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Most Common Mistakes
This is an article I had in mind since I began the series. There’s an infinity of possible mistakes an investor could make for which, the difficulty relied in compelling them into the actual most common ones. Therefore, we’ll be discussing the three most common mistakes I think could be made. I made them all, so I’ll be commenting them and hope we learn something.
Not understanding a business
It’s very common to think one knows what a business does but, as experience has revealed, businesses have actually much more going on with them than the facts we know before researching them. By not doing so, an investor is subject to the possibility of ignoring the existence of other business units, not correctly knowing the financials of each product, etc. This in turn, affects the whole financial appraisal of the company. It has happened to me with:
Nvidia. At start, I ignored the fact they even had a Data Center and this business unit produced a really high % of the company’s revenue.
Microsoft. Not properly researching a company “everyone knows what it does” made me ignore the fact the business unit “everyone knows they have”, just represented 15/20% of the company’s sales.
The adverse effect not understanding a business has, is under looked and lowkey. Consequently, you will not be capable of understanding their quarterly results and your whole view will be incomplete/biased. This turns impossible making a decision on whether you buy/hold/sell its shares, since you actually can’t properly judge.
Not Paying Attention to History
This one comes in hand of two things:
Past events not necessarily occur again but a sure damn thing is that a very high number of variable’s combination has existed in history. This makes the possibility of a future event being similar to a past one, an actually higher probability event than it is thought so.
“History doesn’t repeat itself but it often rhymes”
Times exist where the market goes crazy and assign a high probability of occurrences to unlikely events. At such times, the known extremes of the pendulum are at play. In 2020 and part of 2021 we lived one of those times.
The adverse effect this has is obfuscating your sight. One very tangible mistake at times like this is overpaying for something, ignoring the fact a bear market will come or things will eventually return to the mean. Not necessarily everything is overpriced or under-priced in the extremes of the pendulum, but the current mean of the market is drastically far from the historical mean, which may cloud one’s judgement. And, the tangible consequence of overpaying is no positive returns for as long as the payment was overdue (may be many years).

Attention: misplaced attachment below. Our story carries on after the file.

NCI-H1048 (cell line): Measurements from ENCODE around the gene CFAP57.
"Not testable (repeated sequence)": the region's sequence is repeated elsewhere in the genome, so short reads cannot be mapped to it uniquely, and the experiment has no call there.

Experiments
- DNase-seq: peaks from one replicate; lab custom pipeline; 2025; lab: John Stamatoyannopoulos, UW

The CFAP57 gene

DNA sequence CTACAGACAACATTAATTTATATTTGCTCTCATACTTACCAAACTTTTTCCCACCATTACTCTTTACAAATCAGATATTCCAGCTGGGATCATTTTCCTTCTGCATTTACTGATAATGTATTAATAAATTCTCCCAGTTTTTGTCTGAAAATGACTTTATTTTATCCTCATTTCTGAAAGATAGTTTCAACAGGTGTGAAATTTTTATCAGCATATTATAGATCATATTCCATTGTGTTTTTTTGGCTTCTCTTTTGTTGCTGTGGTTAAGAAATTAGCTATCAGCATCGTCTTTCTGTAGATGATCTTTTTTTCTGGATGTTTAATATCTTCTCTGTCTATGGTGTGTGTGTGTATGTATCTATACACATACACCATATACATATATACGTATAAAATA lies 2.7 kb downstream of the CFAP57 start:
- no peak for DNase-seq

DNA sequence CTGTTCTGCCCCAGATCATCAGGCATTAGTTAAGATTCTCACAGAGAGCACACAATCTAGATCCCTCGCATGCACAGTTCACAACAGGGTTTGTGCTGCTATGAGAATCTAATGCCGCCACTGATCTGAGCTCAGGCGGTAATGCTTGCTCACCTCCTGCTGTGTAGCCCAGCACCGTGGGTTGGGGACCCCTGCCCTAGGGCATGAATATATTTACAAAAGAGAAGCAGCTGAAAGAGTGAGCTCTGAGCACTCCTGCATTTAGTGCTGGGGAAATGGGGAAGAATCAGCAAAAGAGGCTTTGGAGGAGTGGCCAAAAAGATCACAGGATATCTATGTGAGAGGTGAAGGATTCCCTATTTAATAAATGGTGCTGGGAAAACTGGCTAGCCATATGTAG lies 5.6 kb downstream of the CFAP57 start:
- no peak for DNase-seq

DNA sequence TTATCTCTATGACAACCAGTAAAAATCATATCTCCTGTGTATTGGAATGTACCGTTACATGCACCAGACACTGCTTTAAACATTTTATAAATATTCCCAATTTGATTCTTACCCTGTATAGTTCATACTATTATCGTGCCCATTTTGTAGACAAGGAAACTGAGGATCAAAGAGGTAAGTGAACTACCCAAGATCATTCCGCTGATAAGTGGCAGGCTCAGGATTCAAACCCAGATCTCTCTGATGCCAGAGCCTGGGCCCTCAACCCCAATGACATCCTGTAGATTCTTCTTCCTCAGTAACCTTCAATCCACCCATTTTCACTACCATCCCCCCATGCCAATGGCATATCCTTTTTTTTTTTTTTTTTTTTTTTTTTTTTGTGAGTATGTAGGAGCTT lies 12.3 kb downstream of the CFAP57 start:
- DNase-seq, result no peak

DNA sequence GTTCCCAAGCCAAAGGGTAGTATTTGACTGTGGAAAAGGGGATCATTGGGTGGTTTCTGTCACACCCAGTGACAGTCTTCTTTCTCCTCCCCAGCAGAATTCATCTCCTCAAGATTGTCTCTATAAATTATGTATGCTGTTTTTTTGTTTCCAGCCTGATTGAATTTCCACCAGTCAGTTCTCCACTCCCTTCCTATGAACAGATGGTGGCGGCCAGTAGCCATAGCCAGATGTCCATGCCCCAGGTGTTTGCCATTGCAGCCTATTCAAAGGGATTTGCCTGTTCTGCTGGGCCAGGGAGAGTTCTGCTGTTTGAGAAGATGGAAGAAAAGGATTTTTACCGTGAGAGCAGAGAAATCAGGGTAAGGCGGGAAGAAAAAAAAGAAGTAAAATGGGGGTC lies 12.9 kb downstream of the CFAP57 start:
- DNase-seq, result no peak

This has happened to me in two completely different occasions:
I paid several ten times earnings for mature companies in 2020/21 thinking they would never come down. I paid like 70 times earnings for Disney for example (that´s a 1.4% yield!!!!!!!!!!). The same thing happened with growth companies; I paid like 35 times sales for Shopify.
The transition from 2021 to 2022 was a brutal one. We went from sky high multiples to really low ones. This made me think I was now buying at ‘fair’ prices when the bear market was FAR from over. The associated tangible mistake with this is trying to ‘time the bottom’.
In both occasions, as easy as it sounds, an investor can just wait or DCA if that’s the strategy he/she follows, of course, but out of this article’s scope. Just by looking/studying history, in the first scenario I could have simply waited for more rationale valuations (they historically always came). Similarly, in the second scenario I could have simply waited, what is low can always go lower and a bull market will eventually return.
“The advantage an investor has but has to acknowledge it, is that only he decides what price to pay for something”
Being Half a Businessman Expecting Half the Profit
A lot of agents participate in the stock market. This means that there are people that:
Read all day, research all day long and have done so for decades.
Have trading algorithms ‘perfectly’ oiled up.
Are professional traders who dedicated their whole life to maximizing their skill at this discipline.
People that do these things correctly are the ones who outperform the market. As in all, there are no grays.
“99% of the whole work is useless but it is needed to get to the 1% that’s worth”
In this world, an investor cannot do half what these outperformers do expecting half the return they have. That’s where underpeformance is. It’s in the completeness of their job where the outperformance relies, not in the underlying task they perform.
Again, committed the three sins.
There’s no shame in making mistakes, they are part of human life and every investor commits them. It is upon you to either learn or stay wrong. In the stock market, I’d choose the first option or you’ll just get indefinitely wrecked by this creature.
I’m currently working on the next research article, which will be about Mercado Libre. Hope to get it done by this Wednesday. If not, expect it for next Wednesday. Haven’t decided which company to cover afterwards ,but will probably be Nvidia, Tesla, Microsoft or Google.
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